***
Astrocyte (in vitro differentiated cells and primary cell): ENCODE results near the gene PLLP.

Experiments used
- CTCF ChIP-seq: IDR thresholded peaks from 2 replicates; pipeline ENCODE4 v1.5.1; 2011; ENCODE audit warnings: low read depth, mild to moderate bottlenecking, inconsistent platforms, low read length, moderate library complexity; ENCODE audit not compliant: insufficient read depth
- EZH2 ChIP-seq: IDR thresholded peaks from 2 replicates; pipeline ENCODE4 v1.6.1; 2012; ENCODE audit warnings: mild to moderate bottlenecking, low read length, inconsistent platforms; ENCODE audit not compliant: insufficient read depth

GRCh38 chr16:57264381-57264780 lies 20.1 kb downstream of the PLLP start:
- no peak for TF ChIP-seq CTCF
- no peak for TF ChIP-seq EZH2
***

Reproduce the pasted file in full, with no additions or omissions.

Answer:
Astrocyte (in vitro differentiated cells and primary cell): ENCODE results near the gene PLLP.

Experiments used
- CTCF ChIP-seq: IDR thresholded peaks from 2 replicates; pipeline ENCODE4 v1.5.1; 2011; ENCODE audit warnings: low read depth, mild to moderate bottlenecking, inconsistent platforms, low read length, moderate library complexity; ENCODE audit not compliant: insufficient read depth
- EZH2 ChIP-seq: IDR thresholded peaks from 2 replicates; pipeline ENCODE4 v1.6.1; 2012; ENCODE audit warnings: mild to moderate bottlenecking, low read length, inconsistent platforms; ENCODE audit not compliant: insufficient read depth

GRCh38 chr16:57264381-57264780 lies 20.1 kb downstream of the PLLP start:
- no peak for TF ChIP-seq CTCF
- no peak for TF ChIP-seq EZH2